A Great Time at the Homesteading Fair in Lowville, NY
September 9, 2012 by greycatsidhe
Yesterday I went to a Mother Earth News Homesteading Fair in Lowville, NY. It was located at the Maple Ridge Center, kind of a hybrid farm, winter recreation retreat, and Christian education facility. Thankfully, the event was secular in nature and thus very accessible. The cost was only $10 for a whole day ($15 for the weekend) consisting of vendors, food, children’s activities, live demonstrations, and workshops. The workshops and demonstrations were lead by experts such as educators in the Jefferson County Cornell Cooperative Extension, farm vets, the New York State DEC, maple syrup orchards, the Tug Hill Tomorrow Land Trust, alternative energy experts, and the Sustainable Living Project.
…I was able to attend four workshops at the event. The first was on solar panels and the differences between living off the grid and tied to the grid while utilizing this renewable resource. I now feel like I have a better understanding of solar power including the planning involved to install it, the different types of mounts, and the batteries used to store the energy in an off grid scenario. The next presentation was all about vegetable gardening for beginners. Although I have a few years under my belt, there’s always room for improvement. I learned about the different types of blight, how and when to properly water, and hand-pollinating squash. I received some handouts from that workshop that I think will help me better plan when I plant and transplant.
The final two workshops we attended were presented by Jim Juczak of Woodhenge Sustainability. This man actually built a mortgage-free home using recycled materials in Adams Center, NY. His workshops were of particular interest to my husband and I since we have started to think about taking this path to home ownership. Juczak’s first workshop was on “rocket stoves” and burning wood efficiently and sustainably. I’ve been seeing rocket stoves all over environmental blogs lately and was excited to learn more. Juczak actually taught people in Afghanistan how to build and cook with them to help them live more sustainable, affordable, and healthy lives. A major point of the workshop was that we are reaching a point where fossil fuels are becoming more difficult to obtain and, as a result, more expensive. Something has to give, and the rocket stove could be one possibility for families. He also shared other examples such as a masonry heater like the one he built out of recycled cement cylinders. Jim Juczak’s last workshop of the day was about “scrounging” – gathering old materials and using them to build a home. This was especially useful to Weretoad and myself. It included everything from buying “damaged” land, dumpster diving, buying scrap building materials for dirt cheap, and the realities of building a home mortgage free. To see that someone in Jefferson County did this is so uplifting to us. It is also nice to know of educational opportunities that can better inform us to prepare and free ourselves from the debt that so often seems to be the rule of the land.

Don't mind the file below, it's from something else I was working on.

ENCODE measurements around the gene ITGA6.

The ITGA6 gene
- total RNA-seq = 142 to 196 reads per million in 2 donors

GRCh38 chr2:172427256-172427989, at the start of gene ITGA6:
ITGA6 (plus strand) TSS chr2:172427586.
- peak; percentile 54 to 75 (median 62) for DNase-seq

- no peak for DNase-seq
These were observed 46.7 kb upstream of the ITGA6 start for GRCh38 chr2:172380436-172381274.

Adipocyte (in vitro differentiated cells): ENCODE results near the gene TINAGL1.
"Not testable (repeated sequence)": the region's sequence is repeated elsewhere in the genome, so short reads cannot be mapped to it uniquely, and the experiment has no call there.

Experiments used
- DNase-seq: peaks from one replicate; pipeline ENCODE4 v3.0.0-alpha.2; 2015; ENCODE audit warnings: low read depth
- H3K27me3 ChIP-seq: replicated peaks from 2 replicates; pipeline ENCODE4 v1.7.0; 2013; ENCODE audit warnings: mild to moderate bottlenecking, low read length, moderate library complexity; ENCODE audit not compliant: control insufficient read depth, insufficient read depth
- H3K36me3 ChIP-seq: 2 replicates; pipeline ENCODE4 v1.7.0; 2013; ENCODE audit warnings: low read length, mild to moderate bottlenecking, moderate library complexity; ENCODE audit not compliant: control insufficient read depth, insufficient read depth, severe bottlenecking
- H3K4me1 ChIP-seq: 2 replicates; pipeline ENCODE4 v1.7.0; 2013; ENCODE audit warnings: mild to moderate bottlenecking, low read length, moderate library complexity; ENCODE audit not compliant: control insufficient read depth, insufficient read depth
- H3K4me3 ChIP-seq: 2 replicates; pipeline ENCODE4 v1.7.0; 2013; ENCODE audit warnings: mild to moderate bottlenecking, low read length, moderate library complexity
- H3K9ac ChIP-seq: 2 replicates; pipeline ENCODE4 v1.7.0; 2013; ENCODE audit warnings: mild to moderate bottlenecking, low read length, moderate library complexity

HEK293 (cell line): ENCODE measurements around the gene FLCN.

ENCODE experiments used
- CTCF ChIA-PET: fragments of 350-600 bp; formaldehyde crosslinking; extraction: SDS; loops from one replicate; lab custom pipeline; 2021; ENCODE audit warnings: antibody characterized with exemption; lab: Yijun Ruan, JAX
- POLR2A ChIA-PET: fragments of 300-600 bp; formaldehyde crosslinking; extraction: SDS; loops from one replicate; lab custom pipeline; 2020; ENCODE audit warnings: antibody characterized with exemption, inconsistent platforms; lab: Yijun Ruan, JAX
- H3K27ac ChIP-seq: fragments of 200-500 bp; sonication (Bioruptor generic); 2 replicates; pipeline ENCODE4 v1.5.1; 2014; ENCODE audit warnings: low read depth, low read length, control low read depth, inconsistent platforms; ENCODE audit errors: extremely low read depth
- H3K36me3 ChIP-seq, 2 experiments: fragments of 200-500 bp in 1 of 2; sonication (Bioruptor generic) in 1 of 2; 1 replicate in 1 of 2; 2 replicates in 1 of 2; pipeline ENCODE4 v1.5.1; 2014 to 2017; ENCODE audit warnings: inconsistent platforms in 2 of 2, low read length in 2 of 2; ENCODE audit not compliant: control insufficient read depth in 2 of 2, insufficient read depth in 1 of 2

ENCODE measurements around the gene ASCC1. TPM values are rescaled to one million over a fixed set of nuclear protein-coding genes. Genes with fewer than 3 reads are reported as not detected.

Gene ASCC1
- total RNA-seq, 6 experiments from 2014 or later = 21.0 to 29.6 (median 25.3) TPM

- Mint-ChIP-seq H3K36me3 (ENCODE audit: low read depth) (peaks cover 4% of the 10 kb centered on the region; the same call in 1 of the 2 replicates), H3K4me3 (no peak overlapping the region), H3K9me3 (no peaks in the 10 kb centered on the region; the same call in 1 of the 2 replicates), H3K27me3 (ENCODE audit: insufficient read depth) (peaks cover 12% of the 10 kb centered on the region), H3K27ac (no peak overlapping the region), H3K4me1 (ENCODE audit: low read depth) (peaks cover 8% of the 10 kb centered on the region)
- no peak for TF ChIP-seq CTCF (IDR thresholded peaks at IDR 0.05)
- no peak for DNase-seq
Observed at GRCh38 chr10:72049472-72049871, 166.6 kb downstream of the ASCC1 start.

Photo and content from The Ditzy Druid.